Can acclimation to toxins lead to sustained resistance?

Project: Research project

Description

DESCRIPTION (provided by applicant): When considering the potential health risks associated with exposure to toxic substances, it is important to recognize that the response of each individual will not be the same. Efforts to understand the biology of relative susceptibility in humans are thwarted by a number of practical and ethical limitations, therefore it is necessary to develop animal models that can be used for this purpose. One animal model that may be of particular value is the fathead minnow. When exposed to lethal levels of copper, individual minnows that are genetically susceptible to copper die, while genetically resistant individuals survive. If the fish are exposed to sublethal concentrations of copper, all of the minnows acclimate and become resistant to subsequent exposures regardless of their genetic susceptibility. While acclimation occurs in other fish species, the persistence of the response in fathead minnows appears to be extraordinary. Preliminary findings suggest that the response lasts for months, and that it is transferable from parents to offspring. If these preliminary findings are valid, then acclimation may be a valid process that can lead to the formation of resistant subpopulations. The main objective of this project is to statistically validate that the acclimatory response in fathead minnows is long-lasting and can be transferred from parent to offspring. A method has been developed by which we can sublethally evaluate the relative genetic susceptibility of an individual fish while keeping it alive. Using these individuals, the persistence of the acclimatory response will be evaluated in groups of fish tested 1,2,4 and 8 months after the initial acclimation. We hypothesize that the response will be long-lasting (in excess of 2 months) and that the genetic susceptibility of the individuals will not be related to the persistence of the acclimatory response. The transfer of the acclimatory response from parents to offspring will be evaluated from the results of a series of larval survivability tests. The parents of the larvae will be either randomly selected or selected based upon their relative genetic susceptibility. We hypothesize that the results of the larval survivability tests will depend upon the exposure history (acclimation) of the parents, not the relative genetic susceptibility of the parents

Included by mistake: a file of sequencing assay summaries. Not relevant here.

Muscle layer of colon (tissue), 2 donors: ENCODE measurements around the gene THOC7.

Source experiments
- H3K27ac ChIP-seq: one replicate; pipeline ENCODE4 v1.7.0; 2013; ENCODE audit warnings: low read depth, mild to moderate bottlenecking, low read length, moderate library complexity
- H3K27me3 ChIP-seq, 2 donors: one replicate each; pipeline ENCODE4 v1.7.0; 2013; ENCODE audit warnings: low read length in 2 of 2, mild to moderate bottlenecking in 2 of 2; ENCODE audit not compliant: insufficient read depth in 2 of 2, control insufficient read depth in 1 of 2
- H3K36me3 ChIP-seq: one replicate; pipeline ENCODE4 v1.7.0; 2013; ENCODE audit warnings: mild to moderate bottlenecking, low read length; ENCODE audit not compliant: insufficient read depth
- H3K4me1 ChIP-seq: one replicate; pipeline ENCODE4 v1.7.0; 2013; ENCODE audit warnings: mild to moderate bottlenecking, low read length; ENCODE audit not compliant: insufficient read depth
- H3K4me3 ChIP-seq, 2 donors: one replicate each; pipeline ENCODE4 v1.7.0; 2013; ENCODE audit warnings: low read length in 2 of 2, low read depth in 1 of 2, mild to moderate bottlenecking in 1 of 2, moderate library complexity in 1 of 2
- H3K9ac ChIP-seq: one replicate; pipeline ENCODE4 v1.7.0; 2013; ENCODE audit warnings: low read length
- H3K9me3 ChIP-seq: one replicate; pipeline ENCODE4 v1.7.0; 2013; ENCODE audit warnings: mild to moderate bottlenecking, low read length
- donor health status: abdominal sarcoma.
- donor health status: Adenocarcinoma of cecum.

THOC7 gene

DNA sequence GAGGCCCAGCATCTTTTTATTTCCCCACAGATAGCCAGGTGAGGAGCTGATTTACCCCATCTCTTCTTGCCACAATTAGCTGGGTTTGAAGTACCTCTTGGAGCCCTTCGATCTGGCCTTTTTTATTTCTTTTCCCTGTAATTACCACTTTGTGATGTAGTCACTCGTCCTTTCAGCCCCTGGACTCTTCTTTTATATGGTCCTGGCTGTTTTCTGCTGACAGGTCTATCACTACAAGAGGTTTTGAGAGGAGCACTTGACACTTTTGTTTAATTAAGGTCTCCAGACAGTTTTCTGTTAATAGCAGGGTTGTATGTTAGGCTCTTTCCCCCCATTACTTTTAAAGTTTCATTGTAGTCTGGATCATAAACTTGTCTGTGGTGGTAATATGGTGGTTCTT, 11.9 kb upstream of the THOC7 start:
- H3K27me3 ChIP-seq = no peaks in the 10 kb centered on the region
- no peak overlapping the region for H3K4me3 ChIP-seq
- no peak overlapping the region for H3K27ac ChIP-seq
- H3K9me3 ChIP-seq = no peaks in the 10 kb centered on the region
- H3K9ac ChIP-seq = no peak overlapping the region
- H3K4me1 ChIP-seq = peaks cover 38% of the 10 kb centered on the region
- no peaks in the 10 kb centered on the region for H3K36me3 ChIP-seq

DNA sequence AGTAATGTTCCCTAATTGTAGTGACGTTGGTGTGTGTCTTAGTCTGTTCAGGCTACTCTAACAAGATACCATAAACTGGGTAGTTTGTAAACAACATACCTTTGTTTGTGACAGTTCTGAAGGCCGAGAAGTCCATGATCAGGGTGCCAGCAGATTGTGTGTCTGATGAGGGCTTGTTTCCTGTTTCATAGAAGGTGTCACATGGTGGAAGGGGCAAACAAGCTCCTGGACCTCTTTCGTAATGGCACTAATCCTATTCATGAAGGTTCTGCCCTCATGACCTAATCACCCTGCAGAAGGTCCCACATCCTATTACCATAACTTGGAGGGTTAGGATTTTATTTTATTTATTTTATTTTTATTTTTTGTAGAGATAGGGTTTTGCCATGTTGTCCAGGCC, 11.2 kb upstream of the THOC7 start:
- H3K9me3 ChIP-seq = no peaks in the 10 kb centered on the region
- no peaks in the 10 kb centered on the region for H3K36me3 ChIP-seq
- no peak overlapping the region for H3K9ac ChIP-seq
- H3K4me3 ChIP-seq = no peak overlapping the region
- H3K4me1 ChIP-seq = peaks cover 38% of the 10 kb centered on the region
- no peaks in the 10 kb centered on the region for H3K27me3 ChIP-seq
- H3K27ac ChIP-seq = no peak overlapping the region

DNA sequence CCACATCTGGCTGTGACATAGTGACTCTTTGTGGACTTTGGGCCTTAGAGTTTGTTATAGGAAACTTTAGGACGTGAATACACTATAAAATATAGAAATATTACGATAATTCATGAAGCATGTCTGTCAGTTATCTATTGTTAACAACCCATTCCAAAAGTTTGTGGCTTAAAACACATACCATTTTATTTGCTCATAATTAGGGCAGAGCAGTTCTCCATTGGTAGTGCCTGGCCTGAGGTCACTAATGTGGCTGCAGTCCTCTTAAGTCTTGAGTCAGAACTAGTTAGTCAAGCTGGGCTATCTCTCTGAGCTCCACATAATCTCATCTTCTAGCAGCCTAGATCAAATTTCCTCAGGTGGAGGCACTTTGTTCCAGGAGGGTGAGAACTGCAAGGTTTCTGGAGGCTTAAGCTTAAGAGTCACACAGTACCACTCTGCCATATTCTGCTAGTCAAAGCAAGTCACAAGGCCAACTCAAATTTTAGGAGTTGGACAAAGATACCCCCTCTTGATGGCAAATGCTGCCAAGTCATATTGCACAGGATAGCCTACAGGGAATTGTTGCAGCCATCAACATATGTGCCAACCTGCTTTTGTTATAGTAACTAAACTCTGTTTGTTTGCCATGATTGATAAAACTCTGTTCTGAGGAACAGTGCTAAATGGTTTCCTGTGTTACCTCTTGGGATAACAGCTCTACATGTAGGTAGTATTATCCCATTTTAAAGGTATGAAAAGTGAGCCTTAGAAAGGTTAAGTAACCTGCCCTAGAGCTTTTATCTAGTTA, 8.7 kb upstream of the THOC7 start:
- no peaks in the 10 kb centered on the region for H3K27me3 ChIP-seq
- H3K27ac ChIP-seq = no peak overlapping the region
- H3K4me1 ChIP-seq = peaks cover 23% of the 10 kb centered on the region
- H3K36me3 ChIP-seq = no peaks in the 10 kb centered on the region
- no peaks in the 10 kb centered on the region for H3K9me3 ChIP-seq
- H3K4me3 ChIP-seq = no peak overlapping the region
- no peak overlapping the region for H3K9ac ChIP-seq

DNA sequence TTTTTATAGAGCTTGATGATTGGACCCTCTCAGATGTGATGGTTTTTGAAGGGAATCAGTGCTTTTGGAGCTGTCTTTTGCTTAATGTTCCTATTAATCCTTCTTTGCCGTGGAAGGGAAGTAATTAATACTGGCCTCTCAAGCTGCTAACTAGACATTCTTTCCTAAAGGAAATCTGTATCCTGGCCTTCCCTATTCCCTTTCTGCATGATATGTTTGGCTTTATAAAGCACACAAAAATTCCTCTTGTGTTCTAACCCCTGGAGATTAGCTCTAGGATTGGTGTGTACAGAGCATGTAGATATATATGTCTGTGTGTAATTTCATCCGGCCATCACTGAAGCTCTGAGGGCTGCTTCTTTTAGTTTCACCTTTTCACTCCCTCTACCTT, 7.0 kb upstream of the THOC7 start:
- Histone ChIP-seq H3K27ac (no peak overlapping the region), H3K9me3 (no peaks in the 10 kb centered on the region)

StatusFinished
Effective start/end date9/20/027/31/05

Funding

  • National Institutes of Health: $102,843.00

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acclimation
toxins
Pimephales promelas
minnows
copper
fish
animal models
toxic substances
testing
Biological Sciences
history
larvae
methodology

ASJC

  • Environmental Science(all)
  • Medicine(all)